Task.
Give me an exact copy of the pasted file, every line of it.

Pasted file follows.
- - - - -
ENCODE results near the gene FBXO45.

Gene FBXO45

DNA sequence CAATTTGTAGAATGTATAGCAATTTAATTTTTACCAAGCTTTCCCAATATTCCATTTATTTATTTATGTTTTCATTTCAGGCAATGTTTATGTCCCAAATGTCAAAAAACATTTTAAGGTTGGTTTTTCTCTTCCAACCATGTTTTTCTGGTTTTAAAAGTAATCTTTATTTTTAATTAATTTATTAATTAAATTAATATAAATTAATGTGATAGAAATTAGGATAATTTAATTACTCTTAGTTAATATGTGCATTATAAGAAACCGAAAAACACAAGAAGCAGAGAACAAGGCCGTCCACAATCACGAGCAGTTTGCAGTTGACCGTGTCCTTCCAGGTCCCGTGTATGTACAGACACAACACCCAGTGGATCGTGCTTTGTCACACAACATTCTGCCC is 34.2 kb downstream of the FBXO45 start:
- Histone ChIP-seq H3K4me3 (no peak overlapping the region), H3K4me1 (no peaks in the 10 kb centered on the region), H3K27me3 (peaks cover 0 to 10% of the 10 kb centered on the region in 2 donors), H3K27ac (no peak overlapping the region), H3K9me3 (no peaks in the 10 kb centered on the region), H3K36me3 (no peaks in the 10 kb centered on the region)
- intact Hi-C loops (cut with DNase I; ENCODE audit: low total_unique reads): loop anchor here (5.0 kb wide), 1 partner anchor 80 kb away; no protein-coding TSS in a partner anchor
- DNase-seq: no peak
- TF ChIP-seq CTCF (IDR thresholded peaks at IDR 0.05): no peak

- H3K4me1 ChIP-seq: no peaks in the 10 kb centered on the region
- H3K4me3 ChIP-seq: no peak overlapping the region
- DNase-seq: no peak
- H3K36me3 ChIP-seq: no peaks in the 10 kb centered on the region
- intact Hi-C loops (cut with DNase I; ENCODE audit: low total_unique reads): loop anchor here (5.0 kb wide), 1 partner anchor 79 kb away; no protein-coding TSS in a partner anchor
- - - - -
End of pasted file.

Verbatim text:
ENCODE results near the gene FBXO45.

Gene FBXO45

DNA sequence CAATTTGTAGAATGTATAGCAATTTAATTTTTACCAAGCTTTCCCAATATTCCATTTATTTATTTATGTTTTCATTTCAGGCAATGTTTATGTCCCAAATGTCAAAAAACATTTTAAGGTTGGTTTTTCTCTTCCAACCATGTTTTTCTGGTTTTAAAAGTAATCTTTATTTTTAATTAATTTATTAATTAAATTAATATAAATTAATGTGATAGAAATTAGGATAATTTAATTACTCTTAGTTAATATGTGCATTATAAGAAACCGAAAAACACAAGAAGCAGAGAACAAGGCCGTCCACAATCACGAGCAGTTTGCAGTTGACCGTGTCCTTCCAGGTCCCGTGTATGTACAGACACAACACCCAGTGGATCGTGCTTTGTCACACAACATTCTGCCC is 34.2 kb downstream of the FBXO45 start:
- Histone ChIP-seq H3K4me3 (no peak overlapping the region), H3K4me1 (no peaks in the 10 kb centered on the region), H3K27me3 (peaks cover 0 to 10% of the 10 kb centered on the region in 2 donors), H3K27ac (no peak overlapping the region), H3K9me3 (no peaks in the 10 kb centered on the region), H3K36me3 (no peaks in the 10 kb centered on the region)
- intact Hi-C loops (cut with DNase I; ENCODE audit: low total_unique reads): loop anchor here (5.0 kb wide), 1 partner anchor 80 kb away; no protein-coding TSS in a partner anchor
- DNase-seq: no peak
- TF ChIP-seq CTCF (IDR thresholded peaks at IDR 0.05): no peak

- H3K4me1 ChIP-seq: no peaks in the 10 kb centered on the region
- H3K4me3 ChIP-seq: no peak overlapping the region
- DNase-seq: no peak
- H3K36me3 ChIP-seq: no peaks in the 10 kb centered on the region
- intact Hi-C loops (cut with DNase I; ENCODE audit: low total_unique reads): loop anchor here (5.0 kb wide), 1 partner anchor 79 kb away; no protein-coding TSS in a partner anchor